Some math books i totally love. The Book of Euclid, for example, is a work i wouldn't have a problem with. (i haven't read it though) Coxter's Real Projective Plane, is also a great book that i've read 6/10 of it. This book treats projective geometry on the plane purely axiomatically, even though it is highly condensed. These axiomatic books are often alienating to most readers, because they are “dry”, doesn't connect to every day experiences, seemingly pointless. I love them because they give a logical, precise structure of the subject matter. Interpretation isn't a problem. Interpretation should be added on top of it separately from the subject matter, so that we understand precisely the subject content logically, and its precise relation to daily conceptions.

Axiomatic system is not equivalent to a symbolic logic system. It seems to be only a start. Even with axiomatic systems such as Euclid's, there's the question of how to turn it into a computable system. In other words, how to turn concepts like triangles and angles into a series strings and their manipulation that can be manipulated to generate new strings as new theorems.

I think all these concepts are related: axiomatic system, symbolic logic system, Hilbert's formalism, and formal mathematics. The last, “formal math” refers to mathematics done thru some rigor, but not necessarily axiomatic or systematic formulas. Also i don't quite understand the relation between symbolic logic system and Hilbert's formalism and Russell's logicism. Literature explaining these are rare, and rarer is their comparison or reconciliation. Partly is because these are esoteric research topics and they are often not exposed or presented to non-specialists even it is possible.

During the 18th century, there is a period that mathematicians thought that the subject matter of math has exhausted itself, that all questions are solved or will be soon and math is running out of questions. As things turned out, the opposite is happening. I think as 20th century abstract math shows, that even today's body of math is so vast that no single or group of mathematicians can understand them all, but overall math knowledge is thought as a pitiful drop in the sea. The math fields have diversified to a degree that no one mathematician knew the basic body of knowledge of another field, yet almost in any single field tremendous territories are unexplored or unasked.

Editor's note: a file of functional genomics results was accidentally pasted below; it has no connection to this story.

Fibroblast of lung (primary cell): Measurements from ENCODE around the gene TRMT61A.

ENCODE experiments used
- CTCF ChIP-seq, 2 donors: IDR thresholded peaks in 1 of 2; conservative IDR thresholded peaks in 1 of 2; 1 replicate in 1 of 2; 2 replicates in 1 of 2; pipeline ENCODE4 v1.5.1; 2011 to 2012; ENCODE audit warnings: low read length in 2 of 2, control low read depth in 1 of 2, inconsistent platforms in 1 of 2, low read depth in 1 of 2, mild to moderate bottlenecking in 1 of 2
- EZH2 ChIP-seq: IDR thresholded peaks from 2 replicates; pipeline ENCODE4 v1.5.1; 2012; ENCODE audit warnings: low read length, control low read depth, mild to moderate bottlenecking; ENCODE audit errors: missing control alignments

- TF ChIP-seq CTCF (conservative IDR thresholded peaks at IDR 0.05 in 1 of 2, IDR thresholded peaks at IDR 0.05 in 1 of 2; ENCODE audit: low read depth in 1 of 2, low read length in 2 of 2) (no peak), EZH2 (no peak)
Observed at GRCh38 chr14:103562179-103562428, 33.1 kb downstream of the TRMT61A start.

During the last century, computers spurred a brand new field of discrete mathematics, and algorithmic studies and approaches are totally new. Computers, aside from aiding traditional math tremendously by the sheer computing power, has spurred even brand new fields of traditional math such as fractals analysis. Things such as “experimental math” has came to the scene, and also simulations. Stephen Wolfram, the megalomaniac genius went as far to say that simulation is the future of facing the vast amount of unasked questions, and that traditional math is reaching a impasse.

See also: Notes on A New Kind of Science.

A related idea is that English or any Natural Language is terrible as a logical and precise communication tool. Thus, it would be great if all math, including text books, be written in symbolic logic. Russell started logical positivism and logical linguistics studies. As of today, we are in luck. Around 1950, a logical language was invented by James Brown called loglang, from lingustic concerns without direct ties to math foundations or analytic philosophy. Loglang is a artificial language based on predicate logic, designed for human communication. After decades of development, the loglang community split and spun-off into lojban for political reasons. I've been learning lojban for several months.

For some learning notes about lojban, see: Xah's lojban Tutorial.

Today, i understood for the first time clearly the diff between propositional logic and first-order logic (FOL). From wikip First-order logic, first section “Why is first-order logic needed”.

Basically, propositional logic, when translated into symbols (as a formal system as a movement to rigoroufy the study of logic in the 1800 and 1900s), lacks something to be desired. Specifically, it does not clearly states the context. First order logic (sometimes aka predicate logic, symbolic logic), basically came about in the process of turning propositional logic into a system using symbols (i.e. formal system ).

Another thing i learned that cleared a long time confusion i had, is about the “predicate”. The “predicate” in FOL is actually not a function. It is a unitary relation. Here's a quote from wikip:

Note that in first-order logic, Man(x) is not a function, as functions convert inputs to outputs through a specific process. Man(x) is a unary relation which simply means that x is described by “Man”, or that x is a “Man”, or that x falls under the category of “Man”.

For example, in the following:

∀ x p[x] → q[x] p[x] ⇒ q[x]

The p and q are actually not functions. I had this confusion because in computer languages (⁖ Mathematica, Lisp), a function that returns true/false are called predicate. If we consider the p and q as functions that returns true/false, then the above needs another quantifier, namely, that we assume all statements are true.

For example, the theorem
`∀ x p[x] → q[x]`

can have 2 interpretations depending whether we consider p (or q) to be “unitary relation operator” or “a function that returns true/false”. If the latter, then the statement simply provide a mapping for 2 funcitons.